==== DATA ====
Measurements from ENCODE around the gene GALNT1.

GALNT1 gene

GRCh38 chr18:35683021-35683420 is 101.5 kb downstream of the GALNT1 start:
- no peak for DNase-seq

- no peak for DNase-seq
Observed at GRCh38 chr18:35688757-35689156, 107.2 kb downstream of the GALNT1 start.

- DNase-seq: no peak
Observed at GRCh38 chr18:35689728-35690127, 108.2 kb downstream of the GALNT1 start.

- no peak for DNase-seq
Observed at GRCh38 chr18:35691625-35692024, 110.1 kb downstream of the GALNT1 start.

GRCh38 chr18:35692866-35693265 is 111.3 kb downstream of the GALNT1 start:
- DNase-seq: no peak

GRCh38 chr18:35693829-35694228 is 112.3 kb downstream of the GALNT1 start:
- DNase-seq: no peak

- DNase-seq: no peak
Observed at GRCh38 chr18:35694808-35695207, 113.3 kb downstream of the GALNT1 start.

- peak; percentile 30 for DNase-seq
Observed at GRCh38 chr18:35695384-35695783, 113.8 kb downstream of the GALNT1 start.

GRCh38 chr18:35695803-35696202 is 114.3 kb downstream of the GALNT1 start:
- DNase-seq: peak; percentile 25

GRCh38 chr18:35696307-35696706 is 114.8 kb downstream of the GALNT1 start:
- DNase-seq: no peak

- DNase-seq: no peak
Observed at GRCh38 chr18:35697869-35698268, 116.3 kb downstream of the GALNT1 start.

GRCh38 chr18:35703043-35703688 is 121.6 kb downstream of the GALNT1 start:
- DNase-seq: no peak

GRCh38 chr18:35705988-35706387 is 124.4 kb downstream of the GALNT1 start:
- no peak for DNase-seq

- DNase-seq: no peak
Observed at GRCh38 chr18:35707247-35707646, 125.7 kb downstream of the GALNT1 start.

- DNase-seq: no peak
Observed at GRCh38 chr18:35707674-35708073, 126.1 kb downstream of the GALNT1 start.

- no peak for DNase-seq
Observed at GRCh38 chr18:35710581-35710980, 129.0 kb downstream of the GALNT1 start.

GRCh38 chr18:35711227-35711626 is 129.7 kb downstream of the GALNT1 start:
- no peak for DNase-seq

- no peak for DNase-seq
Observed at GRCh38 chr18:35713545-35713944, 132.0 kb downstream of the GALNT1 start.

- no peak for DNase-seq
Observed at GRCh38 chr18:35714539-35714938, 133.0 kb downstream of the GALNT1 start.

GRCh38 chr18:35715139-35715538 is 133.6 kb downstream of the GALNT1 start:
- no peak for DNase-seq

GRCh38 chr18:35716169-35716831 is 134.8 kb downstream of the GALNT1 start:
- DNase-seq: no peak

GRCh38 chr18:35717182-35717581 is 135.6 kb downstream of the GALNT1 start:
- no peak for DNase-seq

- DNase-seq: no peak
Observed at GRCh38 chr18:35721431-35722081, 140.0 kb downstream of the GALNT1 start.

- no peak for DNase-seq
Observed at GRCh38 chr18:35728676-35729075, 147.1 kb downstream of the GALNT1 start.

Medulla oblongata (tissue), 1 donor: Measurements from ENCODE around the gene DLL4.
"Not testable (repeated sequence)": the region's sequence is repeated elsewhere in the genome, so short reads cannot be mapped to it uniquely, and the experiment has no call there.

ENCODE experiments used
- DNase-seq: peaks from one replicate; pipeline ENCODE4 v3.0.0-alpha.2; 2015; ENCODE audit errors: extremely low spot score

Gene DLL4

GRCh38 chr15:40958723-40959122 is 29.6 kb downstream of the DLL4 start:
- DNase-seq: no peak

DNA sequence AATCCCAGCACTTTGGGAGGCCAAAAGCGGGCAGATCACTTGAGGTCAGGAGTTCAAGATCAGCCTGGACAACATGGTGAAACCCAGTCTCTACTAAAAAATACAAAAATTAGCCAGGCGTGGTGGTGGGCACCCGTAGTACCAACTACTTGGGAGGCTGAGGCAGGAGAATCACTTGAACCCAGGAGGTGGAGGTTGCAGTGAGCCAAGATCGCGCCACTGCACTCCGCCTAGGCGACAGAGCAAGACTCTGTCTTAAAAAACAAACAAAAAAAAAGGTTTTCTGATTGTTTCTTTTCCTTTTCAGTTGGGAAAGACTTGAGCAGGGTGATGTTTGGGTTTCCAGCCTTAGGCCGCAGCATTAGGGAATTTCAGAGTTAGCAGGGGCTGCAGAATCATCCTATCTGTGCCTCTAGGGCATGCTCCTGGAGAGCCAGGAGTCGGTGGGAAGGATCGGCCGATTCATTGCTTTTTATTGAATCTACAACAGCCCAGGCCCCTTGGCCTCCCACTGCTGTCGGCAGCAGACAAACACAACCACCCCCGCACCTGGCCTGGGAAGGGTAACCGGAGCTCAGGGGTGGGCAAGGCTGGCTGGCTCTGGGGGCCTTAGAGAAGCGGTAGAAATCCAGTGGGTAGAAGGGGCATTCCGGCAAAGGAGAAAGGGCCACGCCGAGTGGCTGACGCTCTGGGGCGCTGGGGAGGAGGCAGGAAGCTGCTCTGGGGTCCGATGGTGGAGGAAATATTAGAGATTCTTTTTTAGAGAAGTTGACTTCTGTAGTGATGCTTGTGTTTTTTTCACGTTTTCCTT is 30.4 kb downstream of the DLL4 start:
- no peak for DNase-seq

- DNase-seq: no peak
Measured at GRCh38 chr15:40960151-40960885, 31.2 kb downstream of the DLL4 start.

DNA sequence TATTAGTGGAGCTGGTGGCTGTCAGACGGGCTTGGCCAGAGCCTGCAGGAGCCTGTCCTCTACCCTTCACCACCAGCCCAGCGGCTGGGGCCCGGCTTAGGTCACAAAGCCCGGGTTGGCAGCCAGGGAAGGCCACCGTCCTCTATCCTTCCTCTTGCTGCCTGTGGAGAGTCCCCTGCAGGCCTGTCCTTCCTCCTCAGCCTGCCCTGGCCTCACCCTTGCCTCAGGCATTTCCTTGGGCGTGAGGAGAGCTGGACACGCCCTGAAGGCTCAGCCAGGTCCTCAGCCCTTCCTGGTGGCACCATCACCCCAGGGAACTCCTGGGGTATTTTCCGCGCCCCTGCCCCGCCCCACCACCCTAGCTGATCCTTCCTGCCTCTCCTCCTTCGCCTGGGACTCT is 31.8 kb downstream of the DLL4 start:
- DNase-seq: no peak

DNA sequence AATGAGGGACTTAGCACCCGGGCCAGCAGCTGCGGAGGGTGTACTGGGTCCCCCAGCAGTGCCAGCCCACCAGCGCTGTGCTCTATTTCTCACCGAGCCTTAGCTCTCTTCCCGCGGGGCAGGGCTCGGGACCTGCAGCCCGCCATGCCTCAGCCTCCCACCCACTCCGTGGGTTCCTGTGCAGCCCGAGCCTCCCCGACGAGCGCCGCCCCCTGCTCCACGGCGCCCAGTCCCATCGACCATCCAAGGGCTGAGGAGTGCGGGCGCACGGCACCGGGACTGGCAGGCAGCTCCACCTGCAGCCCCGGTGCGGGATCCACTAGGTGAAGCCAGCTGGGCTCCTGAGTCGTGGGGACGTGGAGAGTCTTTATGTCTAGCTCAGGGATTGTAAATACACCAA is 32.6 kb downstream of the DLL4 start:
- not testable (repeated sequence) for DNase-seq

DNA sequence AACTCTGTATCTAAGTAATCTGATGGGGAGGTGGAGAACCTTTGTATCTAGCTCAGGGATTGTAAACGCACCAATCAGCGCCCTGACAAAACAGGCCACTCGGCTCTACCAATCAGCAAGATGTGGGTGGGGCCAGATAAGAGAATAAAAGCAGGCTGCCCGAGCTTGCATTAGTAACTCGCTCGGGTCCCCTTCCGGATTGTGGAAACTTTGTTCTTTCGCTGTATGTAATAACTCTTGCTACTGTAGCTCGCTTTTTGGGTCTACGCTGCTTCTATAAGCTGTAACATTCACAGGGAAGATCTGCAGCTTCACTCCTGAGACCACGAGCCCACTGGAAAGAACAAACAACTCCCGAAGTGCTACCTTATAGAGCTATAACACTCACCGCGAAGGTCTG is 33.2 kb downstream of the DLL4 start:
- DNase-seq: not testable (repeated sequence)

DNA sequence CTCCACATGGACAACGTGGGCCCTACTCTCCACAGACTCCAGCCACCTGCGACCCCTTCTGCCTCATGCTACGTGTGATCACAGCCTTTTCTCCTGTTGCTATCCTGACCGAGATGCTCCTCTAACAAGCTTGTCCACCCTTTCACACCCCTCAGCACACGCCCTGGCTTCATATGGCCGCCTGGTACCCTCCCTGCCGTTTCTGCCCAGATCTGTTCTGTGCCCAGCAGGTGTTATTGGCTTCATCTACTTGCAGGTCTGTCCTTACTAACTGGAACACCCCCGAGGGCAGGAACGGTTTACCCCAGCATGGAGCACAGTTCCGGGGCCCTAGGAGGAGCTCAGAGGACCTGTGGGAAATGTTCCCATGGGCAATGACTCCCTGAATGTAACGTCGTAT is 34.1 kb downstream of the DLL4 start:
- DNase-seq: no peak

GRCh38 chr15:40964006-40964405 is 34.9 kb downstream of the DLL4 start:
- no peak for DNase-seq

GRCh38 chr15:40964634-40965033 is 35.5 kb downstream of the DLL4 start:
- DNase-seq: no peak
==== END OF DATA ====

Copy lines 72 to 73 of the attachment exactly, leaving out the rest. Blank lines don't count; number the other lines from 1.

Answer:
GRCh38 chr15:40964634-40965033 is 35.5 kb downstream of the DLL4 start:
- DNase-seq: no peak